For what it's worth, I suspect that for Java, Saxon is as good as it gets, if you need to use XSLT. It is quite efficient (both cpu and memory) for larger documents, but XSLT itself essentially forces full in-memory tree of contents to be created and retained, except for limited cases. Saxon-SA (for-fee version) supposedly has extensions to allow taking advantage of such "streaming" cases, so that might be worth checking out.

But the advice to split up the contents is the best one: if you are dealing with independent records, just split the input using other techniques (like, use Stax! :-) )

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I have found that a custom tool built to run the XSLT using earlier versions of MSXML makes it very fast, but also consumes incredible amounts of memory, and will not actually complete if it is too large. You also lose out on some advanced XSLT functionality as the earlier versions of MSXML don't support the full xpath stuff.

It is worth a try if your other options take too long.

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The dirty secret for a while was the fact that the early .Net equivalents of MSXML 4.0 were real slow!!! – David Robbins Oct 28 '08 at 0:06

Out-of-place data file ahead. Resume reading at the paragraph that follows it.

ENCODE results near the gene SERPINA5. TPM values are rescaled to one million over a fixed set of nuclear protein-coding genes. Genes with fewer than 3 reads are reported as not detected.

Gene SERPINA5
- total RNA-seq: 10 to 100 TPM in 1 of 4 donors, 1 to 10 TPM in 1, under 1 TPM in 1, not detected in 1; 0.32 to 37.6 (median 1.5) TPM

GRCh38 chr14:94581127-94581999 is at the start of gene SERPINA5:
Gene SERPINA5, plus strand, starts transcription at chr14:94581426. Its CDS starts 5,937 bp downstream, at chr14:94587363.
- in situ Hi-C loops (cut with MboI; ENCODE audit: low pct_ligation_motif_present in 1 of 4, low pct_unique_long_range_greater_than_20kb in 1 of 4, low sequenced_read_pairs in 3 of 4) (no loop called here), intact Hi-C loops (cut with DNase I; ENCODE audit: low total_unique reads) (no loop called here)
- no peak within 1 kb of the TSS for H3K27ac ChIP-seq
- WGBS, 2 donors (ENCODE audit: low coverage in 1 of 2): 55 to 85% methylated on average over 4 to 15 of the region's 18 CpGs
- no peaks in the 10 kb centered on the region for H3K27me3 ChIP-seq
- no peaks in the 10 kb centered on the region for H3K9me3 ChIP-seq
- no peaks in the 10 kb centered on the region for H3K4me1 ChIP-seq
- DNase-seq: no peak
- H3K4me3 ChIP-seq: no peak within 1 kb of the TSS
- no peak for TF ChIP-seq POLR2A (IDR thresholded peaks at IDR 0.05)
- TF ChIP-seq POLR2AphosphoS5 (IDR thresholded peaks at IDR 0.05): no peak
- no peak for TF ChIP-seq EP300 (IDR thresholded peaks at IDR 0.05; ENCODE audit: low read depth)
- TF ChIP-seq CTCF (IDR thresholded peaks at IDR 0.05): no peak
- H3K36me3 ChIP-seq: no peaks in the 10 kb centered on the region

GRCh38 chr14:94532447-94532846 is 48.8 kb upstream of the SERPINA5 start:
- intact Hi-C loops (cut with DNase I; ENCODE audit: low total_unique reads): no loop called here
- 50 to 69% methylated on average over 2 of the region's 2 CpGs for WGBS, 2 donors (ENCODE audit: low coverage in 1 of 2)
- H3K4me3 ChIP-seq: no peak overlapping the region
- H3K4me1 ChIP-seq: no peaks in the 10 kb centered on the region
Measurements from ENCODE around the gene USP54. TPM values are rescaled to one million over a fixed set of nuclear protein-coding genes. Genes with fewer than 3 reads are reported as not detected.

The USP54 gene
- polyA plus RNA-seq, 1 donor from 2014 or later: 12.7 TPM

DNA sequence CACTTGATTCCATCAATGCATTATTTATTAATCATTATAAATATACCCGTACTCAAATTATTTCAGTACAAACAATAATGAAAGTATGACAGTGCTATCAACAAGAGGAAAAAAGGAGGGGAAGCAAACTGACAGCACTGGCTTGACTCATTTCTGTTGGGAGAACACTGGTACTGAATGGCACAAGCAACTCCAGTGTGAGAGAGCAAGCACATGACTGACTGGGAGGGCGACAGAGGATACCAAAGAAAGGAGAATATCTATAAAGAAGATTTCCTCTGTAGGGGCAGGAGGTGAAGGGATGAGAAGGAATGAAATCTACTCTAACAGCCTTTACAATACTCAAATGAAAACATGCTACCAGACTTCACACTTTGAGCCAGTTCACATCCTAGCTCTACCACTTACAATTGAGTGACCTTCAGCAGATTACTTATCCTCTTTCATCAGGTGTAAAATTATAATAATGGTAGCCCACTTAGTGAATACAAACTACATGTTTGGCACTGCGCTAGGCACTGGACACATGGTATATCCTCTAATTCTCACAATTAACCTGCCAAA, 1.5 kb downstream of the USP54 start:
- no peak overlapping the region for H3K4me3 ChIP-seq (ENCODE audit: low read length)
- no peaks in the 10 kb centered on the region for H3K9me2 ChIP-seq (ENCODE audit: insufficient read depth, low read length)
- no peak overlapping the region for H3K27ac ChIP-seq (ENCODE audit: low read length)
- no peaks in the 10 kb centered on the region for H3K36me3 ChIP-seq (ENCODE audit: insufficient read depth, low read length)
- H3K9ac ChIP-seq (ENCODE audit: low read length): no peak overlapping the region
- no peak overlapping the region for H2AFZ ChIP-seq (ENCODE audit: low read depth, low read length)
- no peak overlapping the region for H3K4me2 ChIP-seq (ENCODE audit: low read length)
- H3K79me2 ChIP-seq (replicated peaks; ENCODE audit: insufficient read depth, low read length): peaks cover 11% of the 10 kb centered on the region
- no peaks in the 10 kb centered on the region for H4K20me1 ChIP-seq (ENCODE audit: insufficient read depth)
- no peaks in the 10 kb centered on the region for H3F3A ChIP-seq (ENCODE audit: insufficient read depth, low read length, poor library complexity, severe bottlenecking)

That's an interesting question. XSLT could potentially be optimized for space, but I expect all but the most obscure implementations around start by parsing the source document into DOM, which is bound to use a low multiple of the document size in memory.

Unless the stylesheet is specially designed to support a single-pass transformation, reasonable time performance would probably require parsing the source document into a disk-based hierarchical database.

I do not have an answer, though.

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Yes, this describes the underlying problem well. – Justin R. Oct 23 '08 at 19:06

It appears that Saxon 9.2 may provide an answer to your problem. If your document can be transformed without using predicates (does not reference any siblings of the current node) you may be able to use Streaming XSLT. See this link

I have not tried this myself, I am just reading about it. But I hope it works.

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Are you using the Java version of Saxon, or the .Net port? You can assign more memory to the Java VM running Saxon, if you are running out of memory (using the -Xms command line parameter).

I've also found that the .Net version of Saxon runs out of memory less easily than the Java version.

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For .NET you can use solution suggestion on Microsoft Knowledge Base:

XPathDocument srcDoc = new XPathDocument(srcFile);
XslCompiledTransform myXslTransform = new XslCompiledTransform();
using (XmlWriter destDoc = XmlWriter.Create(destFile))
    myXslTransform.Transform(srcDoc, destDoc);
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Take a look at Xselerator

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Presumably down-voted because the link (and tool) is no longer valid/available. – Patrice M. Jul 15 at 16:59